CWE 78 - OS Command Injection

OS Command Injection occurs when an application fails to properly validate user-supplied input, leading to the execution of arbitrary commands within the operating system. The significance of this vulnerability lies in its potential impact, as attackers can leverage OS shell access and potentially gain root privileges, opening the door to unauthorized access and manipulation of critical resources.

There are several CVEs related to CWE 78 such as:

1. CVE-2020-10987

Attackers can remotely execute any system commands in Tenda AC15 AC1900 version through the goform/setUsbUnload endpoint by tweaking the deviceName parameter in a POST request.

2. CVE-2001-1246

Language interpreter's mail function is at risk of OS Command Injection (CWE-78) and Argument Injection (CWE-88) due to  unneutralized concatenated arguments in dangerous popen() calls.

In this post, we will delve into the intricacies of CWE 78 - OS Command Injection, exploring the risks associated with this vulnerability and the potential consequences for organizations. We will examine how attackers can exploit this weakness to execute malicious commands within the operating system, compromising the integrity, confidentiality, and availability of sensitive information and critical services.


Further, we will shed light on effective mitigation strategies to safeguard against OS Command Injection. By understanding the risks, adopting secure coding practices, implementing input validation mechanisms, and embracing continuous monitoring, we can bolster our defenses and significantly reduce the likelihood of falling victim to this critical vulnerability.

Learn more about Injection-type attacks: Understanding OWASP Top 10: Injection

Mitigation Strategies Against CWE 73

CCWE-78, or OS Command Injection, presents serious risks to system security. It enables attackers to inject malicious commands into vulnerable applications, leading to remote code execution and unauthorized access to the underlying operating system. This can result in system compromise, data loss or corruption, and potential violations of regulatory requirements. By exploiting command injection vulnerabilities, attackers can execute arbitrary code, gain administrative control, and manipulate or exfiltrate sensitive data, posing significant threats to the integrity and confidentiality of the affected systems.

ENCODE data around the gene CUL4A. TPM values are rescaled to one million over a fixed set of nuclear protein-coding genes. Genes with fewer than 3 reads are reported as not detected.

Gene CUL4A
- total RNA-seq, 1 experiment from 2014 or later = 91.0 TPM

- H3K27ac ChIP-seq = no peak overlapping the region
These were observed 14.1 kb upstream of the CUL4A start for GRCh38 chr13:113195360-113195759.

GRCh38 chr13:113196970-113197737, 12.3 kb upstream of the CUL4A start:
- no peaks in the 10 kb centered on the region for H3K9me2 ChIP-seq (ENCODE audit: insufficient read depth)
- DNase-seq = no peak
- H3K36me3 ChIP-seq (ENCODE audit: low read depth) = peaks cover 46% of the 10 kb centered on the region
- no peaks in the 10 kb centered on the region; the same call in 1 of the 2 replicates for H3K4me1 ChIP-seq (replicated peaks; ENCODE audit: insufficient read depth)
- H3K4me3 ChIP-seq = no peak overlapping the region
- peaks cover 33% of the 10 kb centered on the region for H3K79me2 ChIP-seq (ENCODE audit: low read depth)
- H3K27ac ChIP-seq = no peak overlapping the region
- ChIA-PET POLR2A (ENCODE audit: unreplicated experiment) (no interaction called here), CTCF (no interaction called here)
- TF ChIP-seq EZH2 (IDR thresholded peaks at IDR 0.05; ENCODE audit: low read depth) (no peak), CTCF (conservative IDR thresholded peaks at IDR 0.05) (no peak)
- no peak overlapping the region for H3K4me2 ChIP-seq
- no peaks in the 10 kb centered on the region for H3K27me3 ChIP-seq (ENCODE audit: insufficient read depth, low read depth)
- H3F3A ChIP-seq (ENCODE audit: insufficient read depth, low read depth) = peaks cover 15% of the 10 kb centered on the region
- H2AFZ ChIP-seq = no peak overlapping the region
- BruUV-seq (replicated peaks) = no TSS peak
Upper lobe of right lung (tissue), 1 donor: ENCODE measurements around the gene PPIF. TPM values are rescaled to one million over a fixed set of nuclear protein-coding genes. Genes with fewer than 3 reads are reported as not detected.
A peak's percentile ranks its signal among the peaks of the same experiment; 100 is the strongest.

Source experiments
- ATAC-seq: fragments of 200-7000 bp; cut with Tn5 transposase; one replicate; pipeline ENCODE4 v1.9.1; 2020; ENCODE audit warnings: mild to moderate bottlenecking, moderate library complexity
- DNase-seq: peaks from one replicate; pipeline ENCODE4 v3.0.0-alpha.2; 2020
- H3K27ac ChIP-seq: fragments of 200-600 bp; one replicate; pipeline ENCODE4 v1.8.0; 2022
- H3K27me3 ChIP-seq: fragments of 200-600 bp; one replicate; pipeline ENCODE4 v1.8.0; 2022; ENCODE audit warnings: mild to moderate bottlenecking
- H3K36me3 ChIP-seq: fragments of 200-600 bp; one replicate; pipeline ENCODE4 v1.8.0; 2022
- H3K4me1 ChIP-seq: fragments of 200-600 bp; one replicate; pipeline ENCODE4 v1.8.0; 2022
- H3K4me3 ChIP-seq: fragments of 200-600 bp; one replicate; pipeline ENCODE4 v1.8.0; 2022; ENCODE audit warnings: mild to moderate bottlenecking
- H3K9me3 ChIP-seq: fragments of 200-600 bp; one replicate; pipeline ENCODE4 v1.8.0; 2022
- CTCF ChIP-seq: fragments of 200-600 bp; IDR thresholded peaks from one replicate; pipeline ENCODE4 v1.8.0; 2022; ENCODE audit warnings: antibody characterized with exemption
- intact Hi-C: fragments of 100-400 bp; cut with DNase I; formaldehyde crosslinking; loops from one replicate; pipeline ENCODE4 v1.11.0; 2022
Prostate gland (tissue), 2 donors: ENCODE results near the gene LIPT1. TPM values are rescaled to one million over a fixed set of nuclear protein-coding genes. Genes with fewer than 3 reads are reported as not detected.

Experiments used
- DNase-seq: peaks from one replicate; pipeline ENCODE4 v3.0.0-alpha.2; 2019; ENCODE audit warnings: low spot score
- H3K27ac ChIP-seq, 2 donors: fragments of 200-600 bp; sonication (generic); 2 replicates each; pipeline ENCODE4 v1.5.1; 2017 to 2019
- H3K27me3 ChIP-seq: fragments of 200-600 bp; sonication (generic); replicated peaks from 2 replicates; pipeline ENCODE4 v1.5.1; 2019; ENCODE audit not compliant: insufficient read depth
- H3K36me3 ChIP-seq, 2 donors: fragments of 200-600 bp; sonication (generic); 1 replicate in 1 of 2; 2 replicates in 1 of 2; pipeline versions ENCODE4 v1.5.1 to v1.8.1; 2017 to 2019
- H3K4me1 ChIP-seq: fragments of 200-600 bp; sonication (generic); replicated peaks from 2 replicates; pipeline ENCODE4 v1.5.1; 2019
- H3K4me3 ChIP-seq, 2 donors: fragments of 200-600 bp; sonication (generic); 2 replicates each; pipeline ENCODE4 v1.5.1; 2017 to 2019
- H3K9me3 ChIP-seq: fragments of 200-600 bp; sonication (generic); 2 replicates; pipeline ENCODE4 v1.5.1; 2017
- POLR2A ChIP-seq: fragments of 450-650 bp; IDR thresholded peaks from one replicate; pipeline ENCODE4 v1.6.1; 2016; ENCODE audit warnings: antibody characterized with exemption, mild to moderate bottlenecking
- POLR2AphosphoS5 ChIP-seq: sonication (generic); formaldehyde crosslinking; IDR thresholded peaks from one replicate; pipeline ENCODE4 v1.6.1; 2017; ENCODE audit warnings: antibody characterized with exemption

Good Read: Biggest Threat to Application Security: SQL Injection Attacks

Some of the most common remediation strategies are listed below

  • Sandboxing

Sandboxing involves the implementation of technologies like the Unix chroot jail or AppArmor, which create a restricted environment for executing applications. By confining the execution to a specific directory, the potential impact of directory traversal attacks is confined to that limited space. This approach helps mitigate the risk of unauthorized access to sensitive files outside the designated boundaries. For further insights on enhancing mobile app security through sandboxing and isolation, we recommend reading the resource "Enhancing Mobile App Security through Sandboxing & Isolation."

  • Using Secure APIs

Using secure APIs is crucial in mitigating against CWE-78 (OS Command Injection) vulnerabilities. Secure APIs enforce proper input validation and sanitization techniques, ensuring that user-supplied data is thoroughly validated before being used in operating system commands. By implementing secure APIs, developers can prevent malicious input from being executed as commands, significantly reducing the risk of command injection attacks. Secure APIs also provide additional security features such as access control, authentication, and encryption, further strengthening the overall security posture of the system.